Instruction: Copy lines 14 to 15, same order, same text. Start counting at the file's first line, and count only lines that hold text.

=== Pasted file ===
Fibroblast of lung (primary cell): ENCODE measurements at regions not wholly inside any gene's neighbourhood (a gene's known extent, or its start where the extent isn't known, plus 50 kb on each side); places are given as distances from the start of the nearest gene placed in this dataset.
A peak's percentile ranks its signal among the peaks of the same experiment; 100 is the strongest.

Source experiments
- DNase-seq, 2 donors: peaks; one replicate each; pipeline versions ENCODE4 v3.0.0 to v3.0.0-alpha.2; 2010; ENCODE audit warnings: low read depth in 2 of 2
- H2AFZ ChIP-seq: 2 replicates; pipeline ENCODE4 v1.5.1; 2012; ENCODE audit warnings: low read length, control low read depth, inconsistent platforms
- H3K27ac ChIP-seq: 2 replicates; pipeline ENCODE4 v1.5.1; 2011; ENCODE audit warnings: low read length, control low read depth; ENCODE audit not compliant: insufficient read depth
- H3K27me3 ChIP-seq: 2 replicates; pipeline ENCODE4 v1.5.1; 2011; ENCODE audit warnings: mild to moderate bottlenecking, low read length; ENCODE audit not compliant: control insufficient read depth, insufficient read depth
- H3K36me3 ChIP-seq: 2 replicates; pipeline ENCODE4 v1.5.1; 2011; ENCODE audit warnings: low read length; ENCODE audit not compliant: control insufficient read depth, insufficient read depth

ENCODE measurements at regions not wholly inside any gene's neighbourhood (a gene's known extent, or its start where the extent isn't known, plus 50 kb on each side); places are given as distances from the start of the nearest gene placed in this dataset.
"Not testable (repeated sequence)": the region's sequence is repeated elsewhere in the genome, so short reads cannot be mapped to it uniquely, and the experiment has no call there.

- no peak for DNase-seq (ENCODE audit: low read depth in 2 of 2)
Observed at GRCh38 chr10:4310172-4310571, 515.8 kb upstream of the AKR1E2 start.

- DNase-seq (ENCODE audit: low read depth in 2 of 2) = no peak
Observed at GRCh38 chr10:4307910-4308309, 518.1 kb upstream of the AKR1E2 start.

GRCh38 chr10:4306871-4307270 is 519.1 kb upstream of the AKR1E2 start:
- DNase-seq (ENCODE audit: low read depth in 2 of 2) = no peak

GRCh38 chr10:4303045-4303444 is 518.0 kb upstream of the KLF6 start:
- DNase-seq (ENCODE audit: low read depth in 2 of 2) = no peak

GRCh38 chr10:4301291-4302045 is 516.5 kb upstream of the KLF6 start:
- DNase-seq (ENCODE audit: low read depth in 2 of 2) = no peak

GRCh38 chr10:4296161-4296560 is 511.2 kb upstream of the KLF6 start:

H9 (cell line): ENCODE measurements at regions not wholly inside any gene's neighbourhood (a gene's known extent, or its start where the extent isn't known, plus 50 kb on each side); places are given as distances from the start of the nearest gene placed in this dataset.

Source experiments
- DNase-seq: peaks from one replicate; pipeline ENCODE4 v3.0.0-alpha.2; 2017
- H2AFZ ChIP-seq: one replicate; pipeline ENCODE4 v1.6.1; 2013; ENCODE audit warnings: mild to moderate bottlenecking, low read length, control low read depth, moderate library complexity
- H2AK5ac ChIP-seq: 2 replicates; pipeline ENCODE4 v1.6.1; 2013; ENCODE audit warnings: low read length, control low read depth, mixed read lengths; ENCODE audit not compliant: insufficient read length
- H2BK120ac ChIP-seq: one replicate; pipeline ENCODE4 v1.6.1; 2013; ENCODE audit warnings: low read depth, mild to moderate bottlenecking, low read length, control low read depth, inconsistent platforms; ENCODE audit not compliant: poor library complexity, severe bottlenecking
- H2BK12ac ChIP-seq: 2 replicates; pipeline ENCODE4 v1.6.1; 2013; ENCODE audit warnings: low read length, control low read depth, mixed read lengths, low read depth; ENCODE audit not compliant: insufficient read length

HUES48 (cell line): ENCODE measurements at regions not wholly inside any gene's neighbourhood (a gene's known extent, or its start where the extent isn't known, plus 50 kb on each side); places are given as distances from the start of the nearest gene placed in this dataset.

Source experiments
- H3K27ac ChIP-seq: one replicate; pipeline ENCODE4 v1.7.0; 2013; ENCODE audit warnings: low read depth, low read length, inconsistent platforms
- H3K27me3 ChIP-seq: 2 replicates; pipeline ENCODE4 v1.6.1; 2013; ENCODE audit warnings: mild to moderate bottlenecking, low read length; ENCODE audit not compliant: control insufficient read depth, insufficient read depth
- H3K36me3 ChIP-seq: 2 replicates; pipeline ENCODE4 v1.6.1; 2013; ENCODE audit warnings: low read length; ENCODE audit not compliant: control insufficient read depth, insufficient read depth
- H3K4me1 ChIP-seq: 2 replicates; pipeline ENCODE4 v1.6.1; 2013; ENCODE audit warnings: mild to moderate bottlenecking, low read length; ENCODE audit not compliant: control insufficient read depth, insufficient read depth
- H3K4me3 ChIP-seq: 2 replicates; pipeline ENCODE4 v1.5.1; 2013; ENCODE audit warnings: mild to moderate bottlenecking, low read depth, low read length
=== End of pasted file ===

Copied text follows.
Observed at GRCh38 chr10:4307910-4308309, 518.1 kb upstream of the AKR1E2 start.

GRCh38 chr10:4306871-4307270 is 519.1 kb upstream of the AKR1E2 start: